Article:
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1/200 Customized Nichimo Yamato 
It took me a total of about 1500 hours over 3 years (2007-2009) to finish this kit. More late nights and full weekends than I care to recall.

The ship was massively customized to make her correspond to the most up-to-date studies of her final April 1945 "Operation Ten‘ichigo" (Heaven Number 1) configuration.

In no particular order, an itemization of the customization done:

1. Metal replacement barrels for the AA machine gun barrels for the 24 turret batteries of triple barreled .25 cal AAA machine guns, 28 open mounts of triple barreled .25 cal AAA machine guns, 2 twin .25 cal AAA mounts and 8 single .25 cal AAA mounts, as well as for the 6 turret 12.7 cm (5”) guns were obtained from GPM Models in Poland;

The number, location and shield type of the 25 cal machine guns was based on the most up-to-date Japanese research - you will note that there is some difference from Skulski's diagrams - but his book was written before the wreck was found and examined.

2. The main 18.1 inch batteries were obtained from Konishi Model Works of Japan – they are accurate in shape and size and made from machine-tooled brass. A 1000% improvement on the inaccurate and too small Nichimo plastic main turrets; Blast bags were painstakingly hand-sculpted by me, one by one, from Quickplastic putty. Support struts were added to the sides of the 3 main battery barbettes from left-over Gold Medal Models photoetch parts;

3. The main forward fire director was re-sculpted into a semi-circle in the front with the aid of an exacto-knife and Quickplastic putty, in order to match the most recent research; the one supplied with the kit was rectangular;

4. Harry Ohanian provided the custom made lead binoculars for the command deck, as well as winches, additional ammo boxes, gold-leaf Chrysanthemum Crest for the bow, custom cast open mount 12.7cm (5”) guns and mushroom vents.

5. All of the open .25 cal AAA machine gun mounts were partially built from photoetch kits made by GPM Models in Poland (a true nightmare as, for example, each one of the 28 open .25 cal AAA 3-barrel mounts required about an hour APIECE to assemble; additionally I had to cast about a dozen new bases for the open AAA mounts as the original Nichimo kit is based on the 1944 ship configuration which lacks all of the extra AAA mounts added for Operation Ten-Go in 1945). The gold circles are the bulls-eyes on each side of the machine guns, which were manned by two sailors sitting down on each side of the mount, plus a third to re-load the cartridges. I left them gold so they would not disappear into the background;

6. Custom hexagonal AAA buckets were built for the tops of main turrets 2 & 3;

7. Custom AAA open deck mount protection walls were built on the deck and a custom platform was built for the two stern AAA gun batteries;

8. The open aircraft well was built in the rear (the kit makes it look like an elevator, flush with the deck - the problem is, it was not an elevator but a permanent well); custom doors were built and rails added disappearing into the opening below decks from whence the aircraft were brought out); the same railroad metal rails were added to the flight deck for additional realism;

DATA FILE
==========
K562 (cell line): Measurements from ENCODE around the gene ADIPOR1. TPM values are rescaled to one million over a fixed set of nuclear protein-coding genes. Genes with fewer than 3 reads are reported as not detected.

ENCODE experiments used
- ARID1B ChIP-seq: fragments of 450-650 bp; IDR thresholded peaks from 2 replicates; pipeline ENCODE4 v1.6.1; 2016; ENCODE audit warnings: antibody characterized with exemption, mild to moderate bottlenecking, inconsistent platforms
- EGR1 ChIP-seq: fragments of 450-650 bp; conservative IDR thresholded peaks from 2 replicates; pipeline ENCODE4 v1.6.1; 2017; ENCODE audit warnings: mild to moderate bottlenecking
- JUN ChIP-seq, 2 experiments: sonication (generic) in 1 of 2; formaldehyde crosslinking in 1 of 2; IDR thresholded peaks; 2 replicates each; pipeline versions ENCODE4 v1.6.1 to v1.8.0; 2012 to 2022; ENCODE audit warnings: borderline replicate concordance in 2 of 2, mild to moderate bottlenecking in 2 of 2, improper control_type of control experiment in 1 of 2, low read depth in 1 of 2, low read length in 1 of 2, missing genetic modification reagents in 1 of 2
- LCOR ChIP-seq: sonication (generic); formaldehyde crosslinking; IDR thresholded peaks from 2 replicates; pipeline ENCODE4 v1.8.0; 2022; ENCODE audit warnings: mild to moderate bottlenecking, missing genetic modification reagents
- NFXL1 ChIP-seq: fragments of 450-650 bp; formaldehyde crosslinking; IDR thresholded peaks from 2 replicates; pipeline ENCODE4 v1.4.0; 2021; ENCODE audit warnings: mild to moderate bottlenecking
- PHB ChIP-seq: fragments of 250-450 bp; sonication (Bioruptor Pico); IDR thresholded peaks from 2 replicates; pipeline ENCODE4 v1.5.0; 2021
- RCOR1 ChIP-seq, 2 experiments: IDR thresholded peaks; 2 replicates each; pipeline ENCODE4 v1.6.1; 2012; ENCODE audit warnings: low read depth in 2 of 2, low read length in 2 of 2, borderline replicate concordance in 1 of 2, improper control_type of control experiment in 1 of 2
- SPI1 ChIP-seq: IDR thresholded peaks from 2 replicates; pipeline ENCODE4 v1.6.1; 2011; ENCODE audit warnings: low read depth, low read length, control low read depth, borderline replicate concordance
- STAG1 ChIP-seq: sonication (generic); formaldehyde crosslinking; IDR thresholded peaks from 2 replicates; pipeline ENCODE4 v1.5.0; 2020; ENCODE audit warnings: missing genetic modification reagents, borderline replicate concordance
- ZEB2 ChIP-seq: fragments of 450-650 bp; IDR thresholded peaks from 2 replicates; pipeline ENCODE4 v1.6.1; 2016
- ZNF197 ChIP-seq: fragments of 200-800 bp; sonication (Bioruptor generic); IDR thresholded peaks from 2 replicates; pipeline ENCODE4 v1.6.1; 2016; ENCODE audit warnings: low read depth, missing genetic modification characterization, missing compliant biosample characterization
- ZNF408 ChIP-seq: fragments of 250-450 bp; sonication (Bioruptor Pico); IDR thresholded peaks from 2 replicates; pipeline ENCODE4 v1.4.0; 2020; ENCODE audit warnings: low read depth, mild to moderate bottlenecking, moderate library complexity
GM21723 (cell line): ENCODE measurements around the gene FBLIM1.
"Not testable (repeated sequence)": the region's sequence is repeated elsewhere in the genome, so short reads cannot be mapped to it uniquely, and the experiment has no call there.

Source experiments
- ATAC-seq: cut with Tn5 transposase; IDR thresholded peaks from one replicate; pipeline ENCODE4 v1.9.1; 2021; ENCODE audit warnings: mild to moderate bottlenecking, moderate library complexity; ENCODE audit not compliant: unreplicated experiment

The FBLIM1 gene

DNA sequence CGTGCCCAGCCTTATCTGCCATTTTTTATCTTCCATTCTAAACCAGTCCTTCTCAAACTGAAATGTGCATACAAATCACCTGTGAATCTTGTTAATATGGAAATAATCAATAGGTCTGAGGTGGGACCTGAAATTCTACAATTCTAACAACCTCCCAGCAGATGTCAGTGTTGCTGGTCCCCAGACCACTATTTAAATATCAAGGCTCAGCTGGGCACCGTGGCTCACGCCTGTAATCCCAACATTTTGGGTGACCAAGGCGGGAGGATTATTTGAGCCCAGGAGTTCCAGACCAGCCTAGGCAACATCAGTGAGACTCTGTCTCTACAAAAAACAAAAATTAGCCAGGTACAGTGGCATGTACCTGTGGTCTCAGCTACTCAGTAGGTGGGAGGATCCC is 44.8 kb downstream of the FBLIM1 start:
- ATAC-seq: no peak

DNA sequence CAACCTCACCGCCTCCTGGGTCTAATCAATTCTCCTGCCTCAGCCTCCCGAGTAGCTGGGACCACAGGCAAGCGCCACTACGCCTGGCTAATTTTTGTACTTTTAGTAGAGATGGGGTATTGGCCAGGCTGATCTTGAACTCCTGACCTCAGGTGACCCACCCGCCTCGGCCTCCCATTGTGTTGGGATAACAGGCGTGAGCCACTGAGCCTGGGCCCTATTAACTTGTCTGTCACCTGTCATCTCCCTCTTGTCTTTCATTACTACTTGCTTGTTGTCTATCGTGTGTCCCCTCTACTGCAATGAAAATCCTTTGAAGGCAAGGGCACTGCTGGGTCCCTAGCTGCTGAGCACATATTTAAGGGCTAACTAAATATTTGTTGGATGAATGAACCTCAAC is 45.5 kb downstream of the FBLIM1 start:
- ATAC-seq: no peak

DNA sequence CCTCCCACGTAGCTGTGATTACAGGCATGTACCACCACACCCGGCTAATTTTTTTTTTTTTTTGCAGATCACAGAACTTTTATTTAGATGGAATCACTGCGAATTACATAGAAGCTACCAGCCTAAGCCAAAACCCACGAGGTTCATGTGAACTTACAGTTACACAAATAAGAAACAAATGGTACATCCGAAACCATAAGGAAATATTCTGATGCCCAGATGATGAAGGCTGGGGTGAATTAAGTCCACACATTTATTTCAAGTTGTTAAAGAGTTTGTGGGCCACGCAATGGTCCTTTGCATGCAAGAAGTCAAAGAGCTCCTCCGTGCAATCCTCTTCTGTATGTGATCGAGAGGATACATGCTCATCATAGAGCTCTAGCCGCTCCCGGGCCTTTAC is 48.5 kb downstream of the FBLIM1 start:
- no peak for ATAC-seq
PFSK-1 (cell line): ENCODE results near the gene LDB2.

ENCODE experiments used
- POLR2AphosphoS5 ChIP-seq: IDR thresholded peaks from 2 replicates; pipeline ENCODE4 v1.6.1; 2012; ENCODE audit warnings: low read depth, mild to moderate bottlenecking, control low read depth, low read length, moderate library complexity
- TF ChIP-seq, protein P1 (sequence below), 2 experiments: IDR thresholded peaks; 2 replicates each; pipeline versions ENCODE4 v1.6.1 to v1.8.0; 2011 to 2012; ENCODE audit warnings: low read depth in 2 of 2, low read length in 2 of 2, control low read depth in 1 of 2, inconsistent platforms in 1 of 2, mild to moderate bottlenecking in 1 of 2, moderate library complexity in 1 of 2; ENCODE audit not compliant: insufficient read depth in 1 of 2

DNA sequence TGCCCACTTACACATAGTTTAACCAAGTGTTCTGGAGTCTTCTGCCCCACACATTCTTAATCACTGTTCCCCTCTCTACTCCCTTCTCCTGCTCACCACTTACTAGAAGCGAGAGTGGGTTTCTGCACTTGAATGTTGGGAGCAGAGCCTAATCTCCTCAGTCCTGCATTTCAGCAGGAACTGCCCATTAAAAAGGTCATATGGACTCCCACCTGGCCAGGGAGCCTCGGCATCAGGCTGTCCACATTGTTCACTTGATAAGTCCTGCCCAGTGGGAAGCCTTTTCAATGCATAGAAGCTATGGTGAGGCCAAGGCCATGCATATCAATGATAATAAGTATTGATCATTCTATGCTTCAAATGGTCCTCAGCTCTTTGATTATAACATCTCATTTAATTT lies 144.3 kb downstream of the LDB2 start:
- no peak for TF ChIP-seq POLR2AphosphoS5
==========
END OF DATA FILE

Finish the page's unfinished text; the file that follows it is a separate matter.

9. 10 extra .25cal AAA machine gun turrets were resin-cast (note that I added custom-made metal hand rails to the front of each of the 24 AAA batteries) , I also cast 4 additional AAA fire directors needed to guide all the added AAA gun mounts - two replaced the lower deck search lights and two more were added on the second deck between the 5-inch turrets; I also cast numerous additional boat divots for the sides of the ship.

10. Besides adding both of the Gold Medal Models photoetch frets items, I also made some additional photoetch details for the tops of the main and secondary turrets, including the ladders and rear platforms/hatches on the back of each of the main turrets. Also made some superstructure platforms from left-over GPM photoetch parts.

11. Custom made girders supporting the rear aircraft deck were added to replace the flimsy ones supplied with the kit.

12. The fire-guards for the 5" guns were made from wire and attached based on the best available Japanese diagrams as to their location and shape.

13. The front pole and support struts to which the cables running from the superstructure are attached was replaced with metal wires to prevent bending which the plastic pole tends to do when you attach the cables tightly. Actually, the 2 support struts were IN FRONT of the main pole, not behind it as represented in the Nichimo kit. But it was too much trouble to fix.

The deck is not wood. Its the original Nichimo plastic deck, painted and dry-brushed with Acrylic paints.

I have undoubtedly forgotten some of the stuff I did to customize the ship, but, well, you get the general idea.

Be sure to also visit the Internet's most comprehensive Battleship Yamato Photo Library: